Shahzia Sikander has embraced the tradition of miniature painting from her native Pakistan. She is pioneering a revival of the form by combining the traditional motifs and techniques with her own personal visions, politics, and sexuality. The resulting hybrid uses as its main formal device a version of the Surrealist's collage/juxtaposition principal, while her concerns tend toward the role of women in Islamic society. Recently, the artist has enlarged her working canvas from the miniature (i.e. 6 x 8 in.)to the wall mural. This show consists of both exquisitely rendered miniatures and mural-sized wall paintings (shown here: 'Anchor 1997' acrylic on wall).

Excerpts from the Deitch Projects press release for this show:
"The way that Sikander uses the miniature tradition as a structure for visual diversity reflects the multicultural traditions of Pakistan. The culture incorporates both Muslim and Hindu elements and the strong infuence of Persia. There is also the legacy of the British Colonial period. Sikander's work, like contemporary Pakistani society, has elements that are Muslim, Hindu, Persian, Indian, and European. Sikander points out how she incorporates such things as Celtic imagery in her work."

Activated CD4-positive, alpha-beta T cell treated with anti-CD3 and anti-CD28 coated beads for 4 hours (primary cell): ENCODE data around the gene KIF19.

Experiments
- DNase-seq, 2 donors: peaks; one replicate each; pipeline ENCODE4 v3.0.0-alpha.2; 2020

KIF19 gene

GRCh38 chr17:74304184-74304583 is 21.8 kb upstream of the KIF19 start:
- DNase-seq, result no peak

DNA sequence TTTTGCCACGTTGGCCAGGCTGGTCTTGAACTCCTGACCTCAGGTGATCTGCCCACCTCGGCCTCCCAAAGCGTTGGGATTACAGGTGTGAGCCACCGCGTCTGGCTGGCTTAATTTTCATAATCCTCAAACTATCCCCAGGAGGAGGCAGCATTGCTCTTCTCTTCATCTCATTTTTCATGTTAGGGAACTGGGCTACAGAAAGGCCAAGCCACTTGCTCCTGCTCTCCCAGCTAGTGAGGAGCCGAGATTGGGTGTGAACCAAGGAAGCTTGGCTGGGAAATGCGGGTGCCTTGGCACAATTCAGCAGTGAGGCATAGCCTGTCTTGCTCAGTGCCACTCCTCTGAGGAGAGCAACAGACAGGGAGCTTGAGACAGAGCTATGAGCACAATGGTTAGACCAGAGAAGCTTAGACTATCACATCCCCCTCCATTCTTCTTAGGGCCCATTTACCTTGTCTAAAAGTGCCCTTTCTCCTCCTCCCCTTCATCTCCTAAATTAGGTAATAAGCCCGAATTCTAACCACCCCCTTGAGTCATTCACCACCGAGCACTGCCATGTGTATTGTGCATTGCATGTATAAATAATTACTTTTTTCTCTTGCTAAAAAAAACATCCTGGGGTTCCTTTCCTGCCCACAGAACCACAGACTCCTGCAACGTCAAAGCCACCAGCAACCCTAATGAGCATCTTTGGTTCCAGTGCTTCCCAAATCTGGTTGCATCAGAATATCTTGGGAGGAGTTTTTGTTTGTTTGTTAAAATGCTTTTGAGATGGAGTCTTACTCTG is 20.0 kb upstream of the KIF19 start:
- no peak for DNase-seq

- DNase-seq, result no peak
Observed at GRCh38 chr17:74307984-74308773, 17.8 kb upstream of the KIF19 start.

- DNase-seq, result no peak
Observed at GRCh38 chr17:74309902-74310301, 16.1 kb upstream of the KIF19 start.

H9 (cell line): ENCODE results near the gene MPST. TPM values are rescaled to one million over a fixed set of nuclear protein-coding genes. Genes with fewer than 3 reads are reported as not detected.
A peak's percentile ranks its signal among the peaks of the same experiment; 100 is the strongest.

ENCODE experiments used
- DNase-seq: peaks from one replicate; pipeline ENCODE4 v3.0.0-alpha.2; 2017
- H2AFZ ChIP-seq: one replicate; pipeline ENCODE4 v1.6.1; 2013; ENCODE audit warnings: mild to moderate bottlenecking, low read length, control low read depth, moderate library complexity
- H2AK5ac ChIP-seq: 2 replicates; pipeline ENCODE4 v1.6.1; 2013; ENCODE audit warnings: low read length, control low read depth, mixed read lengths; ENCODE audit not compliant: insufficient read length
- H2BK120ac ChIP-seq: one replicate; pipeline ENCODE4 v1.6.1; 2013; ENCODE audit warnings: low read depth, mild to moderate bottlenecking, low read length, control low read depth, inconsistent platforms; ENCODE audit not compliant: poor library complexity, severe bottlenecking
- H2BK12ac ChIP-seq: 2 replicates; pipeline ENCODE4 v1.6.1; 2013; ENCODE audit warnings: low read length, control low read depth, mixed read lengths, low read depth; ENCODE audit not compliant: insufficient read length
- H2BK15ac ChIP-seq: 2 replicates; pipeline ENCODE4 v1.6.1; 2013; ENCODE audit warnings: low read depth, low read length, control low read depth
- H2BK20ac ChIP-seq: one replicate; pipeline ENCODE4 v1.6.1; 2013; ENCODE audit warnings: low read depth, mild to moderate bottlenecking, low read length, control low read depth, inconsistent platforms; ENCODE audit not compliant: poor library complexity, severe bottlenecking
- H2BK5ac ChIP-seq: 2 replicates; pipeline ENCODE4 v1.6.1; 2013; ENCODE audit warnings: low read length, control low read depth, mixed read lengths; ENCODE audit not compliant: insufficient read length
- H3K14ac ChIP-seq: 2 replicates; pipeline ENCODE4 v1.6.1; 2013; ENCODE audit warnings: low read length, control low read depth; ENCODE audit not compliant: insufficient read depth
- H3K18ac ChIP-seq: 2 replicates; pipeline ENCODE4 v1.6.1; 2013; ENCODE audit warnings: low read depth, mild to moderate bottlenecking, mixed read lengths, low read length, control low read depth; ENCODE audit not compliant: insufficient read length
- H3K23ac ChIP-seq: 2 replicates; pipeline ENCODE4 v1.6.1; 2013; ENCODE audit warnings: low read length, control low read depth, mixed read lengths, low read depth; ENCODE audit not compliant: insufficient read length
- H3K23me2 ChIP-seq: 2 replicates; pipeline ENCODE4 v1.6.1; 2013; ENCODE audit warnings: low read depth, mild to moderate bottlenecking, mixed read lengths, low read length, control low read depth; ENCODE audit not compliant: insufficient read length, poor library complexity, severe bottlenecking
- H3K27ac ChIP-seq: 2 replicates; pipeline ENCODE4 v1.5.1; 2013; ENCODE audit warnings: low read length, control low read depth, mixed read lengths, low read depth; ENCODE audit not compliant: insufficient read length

"The image of the woman is central to Sikander's work. Her work explores both her personal identity and broader cultural identity. She plays with cultural forms as they affect women's identity as in painting a Muslim veil over the face of a Hindu goddess. Her imaginative use of materials such as tea also refers to feminine issues. In Pakistan, making tea is an essential part of the woman's role. Painting the gallery wall with tea connects the work with strong memories of traditional family life in her native country."

"Shahzia Sikander's work was included in the 1997 Whitney Biennial exhibition. This is Sikander's first solo exhibition in New York."

Shahzia Sikander
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